Everything you need to know about spring and the forest
- Mar 2, 2016
When the weather warms up, outdoor enthusiasts across the country will finally be free to explore nature and stretch their legs. In the American Southwest or pine forests of the Rockies, the transition from winter to springtime may not be as dramatic, but in the deciduous forests across the U.S., spring comes with unbelievable transformations.
From an icy repose, the plants and animals that call the woods home burst into life in a flurry of color and energy. While your Pro Trek watch thermometer can help you make sense of the weather that makes spring unique, the ecological processes and phenomenon seem to defy logic. Yet every year, the forests of North America bloom at the onset of spring. Here's everything you need to know to wow your friends on your next springtime hike or camping trip.
According to the University of Toronto, to understand what happens to trees during spring, you need to start by looking at autumn. As the weather becomes colder and the days shorter, deciduous trees begin to shut down. Even in tropical areas, the shorter days - or more accurately longer nights - signal to the trees that it is time to put a pause on growth. This is when the hard buds characteristic of late fall and early winter form. This protects growing tissue within from the elements, setting them up to bloom in spring.
The University of Toronto stated that when trees sense consecutive days of extended sunlight and warmer weather, they begin to open their buds. Generally, global warming has pushed this process earlier into the year, although there can be tremendous variation year to year. Overall, trees won't begin to sport significant leaves until later in the spring, which is important news for flowers and other plants.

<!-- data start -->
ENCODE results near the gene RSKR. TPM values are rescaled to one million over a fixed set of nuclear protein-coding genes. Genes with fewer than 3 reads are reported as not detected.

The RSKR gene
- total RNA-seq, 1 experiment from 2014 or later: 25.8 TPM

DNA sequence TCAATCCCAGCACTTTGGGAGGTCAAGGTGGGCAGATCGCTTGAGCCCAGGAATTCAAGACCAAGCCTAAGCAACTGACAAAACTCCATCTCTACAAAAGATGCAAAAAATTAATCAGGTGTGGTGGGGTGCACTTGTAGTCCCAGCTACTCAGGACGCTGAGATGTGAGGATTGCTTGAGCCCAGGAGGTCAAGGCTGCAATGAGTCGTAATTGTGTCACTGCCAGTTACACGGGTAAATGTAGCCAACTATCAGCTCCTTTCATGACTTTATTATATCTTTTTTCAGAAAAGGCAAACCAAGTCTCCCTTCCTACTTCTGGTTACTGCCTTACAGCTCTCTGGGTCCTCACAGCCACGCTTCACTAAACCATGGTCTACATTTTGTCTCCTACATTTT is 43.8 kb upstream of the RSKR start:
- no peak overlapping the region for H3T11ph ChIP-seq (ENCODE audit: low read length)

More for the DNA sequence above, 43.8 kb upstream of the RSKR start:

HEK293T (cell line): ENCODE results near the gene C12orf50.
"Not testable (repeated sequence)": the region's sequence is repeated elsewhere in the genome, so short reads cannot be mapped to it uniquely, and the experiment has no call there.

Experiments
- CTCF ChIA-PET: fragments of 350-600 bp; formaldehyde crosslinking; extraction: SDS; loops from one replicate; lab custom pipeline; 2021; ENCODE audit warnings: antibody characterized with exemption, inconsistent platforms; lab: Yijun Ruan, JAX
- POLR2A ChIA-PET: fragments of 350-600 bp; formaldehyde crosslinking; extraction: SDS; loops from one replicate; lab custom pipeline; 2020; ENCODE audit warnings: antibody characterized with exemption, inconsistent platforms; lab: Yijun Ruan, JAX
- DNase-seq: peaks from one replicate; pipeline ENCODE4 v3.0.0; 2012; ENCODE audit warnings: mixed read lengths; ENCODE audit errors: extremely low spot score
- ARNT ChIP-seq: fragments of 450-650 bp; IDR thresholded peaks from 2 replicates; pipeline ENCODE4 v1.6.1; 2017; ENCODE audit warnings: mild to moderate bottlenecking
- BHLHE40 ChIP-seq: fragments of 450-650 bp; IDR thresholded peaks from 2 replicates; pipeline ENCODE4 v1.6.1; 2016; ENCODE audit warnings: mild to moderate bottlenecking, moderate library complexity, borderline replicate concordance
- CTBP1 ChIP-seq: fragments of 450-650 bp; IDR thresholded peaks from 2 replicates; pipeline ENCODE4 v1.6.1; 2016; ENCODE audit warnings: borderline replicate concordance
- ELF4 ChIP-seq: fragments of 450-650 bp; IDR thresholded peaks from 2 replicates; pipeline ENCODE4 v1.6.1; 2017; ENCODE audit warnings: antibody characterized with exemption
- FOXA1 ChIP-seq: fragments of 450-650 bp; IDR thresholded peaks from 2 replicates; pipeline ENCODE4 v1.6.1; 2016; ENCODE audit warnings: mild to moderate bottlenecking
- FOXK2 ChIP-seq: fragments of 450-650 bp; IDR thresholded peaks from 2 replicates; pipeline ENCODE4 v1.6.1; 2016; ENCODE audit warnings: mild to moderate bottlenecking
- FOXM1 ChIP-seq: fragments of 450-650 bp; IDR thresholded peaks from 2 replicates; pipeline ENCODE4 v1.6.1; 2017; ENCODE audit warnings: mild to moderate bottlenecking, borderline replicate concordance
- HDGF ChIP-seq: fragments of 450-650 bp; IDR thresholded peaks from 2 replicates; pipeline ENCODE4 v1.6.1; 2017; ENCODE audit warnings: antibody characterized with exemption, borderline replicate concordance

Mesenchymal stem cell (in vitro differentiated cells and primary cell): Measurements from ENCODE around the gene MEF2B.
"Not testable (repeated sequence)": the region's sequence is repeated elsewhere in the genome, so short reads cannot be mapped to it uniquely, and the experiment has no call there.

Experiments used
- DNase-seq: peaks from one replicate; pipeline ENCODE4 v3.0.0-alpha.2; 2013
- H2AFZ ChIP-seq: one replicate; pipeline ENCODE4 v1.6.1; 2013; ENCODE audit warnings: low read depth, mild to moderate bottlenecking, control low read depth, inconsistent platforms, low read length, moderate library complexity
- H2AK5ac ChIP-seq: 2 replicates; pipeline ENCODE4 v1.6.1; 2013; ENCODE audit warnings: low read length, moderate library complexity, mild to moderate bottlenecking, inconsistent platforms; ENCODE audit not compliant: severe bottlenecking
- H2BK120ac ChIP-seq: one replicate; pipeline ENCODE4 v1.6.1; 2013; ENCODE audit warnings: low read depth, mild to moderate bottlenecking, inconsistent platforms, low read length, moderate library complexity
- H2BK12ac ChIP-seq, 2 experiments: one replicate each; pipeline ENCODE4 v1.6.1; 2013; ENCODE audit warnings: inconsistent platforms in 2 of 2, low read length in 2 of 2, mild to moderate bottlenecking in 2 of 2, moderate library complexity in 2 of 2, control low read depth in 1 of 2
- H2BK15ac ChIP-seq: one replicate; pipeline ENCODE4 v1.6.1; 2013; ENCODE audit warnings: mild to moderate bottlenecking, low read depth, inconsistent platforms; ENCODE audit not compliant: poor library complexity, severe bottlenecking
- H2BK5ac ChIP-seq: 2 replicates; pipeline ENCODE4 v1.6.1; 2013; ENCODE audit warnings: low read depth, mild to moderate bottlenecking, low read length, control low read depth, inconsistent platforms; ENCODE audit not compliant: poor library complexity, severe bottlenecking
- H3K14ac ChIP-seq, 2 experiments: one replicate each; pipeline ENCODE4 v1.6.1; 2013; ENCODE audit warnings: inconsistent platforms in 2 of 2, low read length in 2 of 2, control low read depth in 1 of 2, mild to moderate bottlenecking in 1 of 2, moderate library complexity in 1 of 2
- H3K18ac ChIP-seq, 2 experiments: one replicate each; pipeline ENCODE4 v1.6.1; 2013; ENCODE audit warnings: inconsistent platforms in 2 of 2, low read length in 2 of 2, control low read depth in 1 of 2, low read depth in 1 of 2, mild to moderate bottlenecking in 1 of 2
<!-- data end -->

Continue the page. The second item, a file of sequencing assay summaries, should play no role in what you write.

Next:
Once the tallest trees in a deciduous forest have fully opened up, the resulting canopy can cut off smaller trees and bushes from direct sunlight. For that reason, the first few weeks of spring are an arms race for smaller species and younger saplings as they compete for a spot in the sun.
Nature Works reported that in spring, ground-dwelling species like ferns and wildflowers work hard to establish themselves, while slightly taller shrubs, bushes and saplings also race to the canopy. In the weeks it takes familiar trees like maple, oak, birch and beech to shade the forest floor, the make-up of a forest's understory may change daily. As a result, hikers and other visitors may be able to closely monitor growth and see first-hand the competitive side of the plant world.
As the forest's plant inhabitants begin to grow and wake up from their long winter slumber, the animals are also emerging. New plant growth makes a great source of food for hungry foragers, especially for animals who may be breeding in the spring.
Blue Planet Biomes stated that animals and plants have a delicate relationship, and although some species may be able to survive throughout a tough winter, many forest fauna depend heavily on the plants for food and shelter.
In the same way that frequent visitors to the deciduous forest may be able to see daily changes first hand, observant hikers may also make note of new animal activity. Although the return of migrating song birds is a quintessential sign that spring has sprung, reptiles and amphibians are among the first animals to explore the warming forest. Likewise, year-round residents like raccoons, deer and other species will also be more active, and fresh tracks laid in the mud or banks of a stream are easy ways to spot an active woodland community.
The ProTrek PRG300-1A9is the perfect partner for your spring exploration, designed and engineered with Casio's Triple Sensor technology featuring altimeter/barometer, thermometer and digital compass.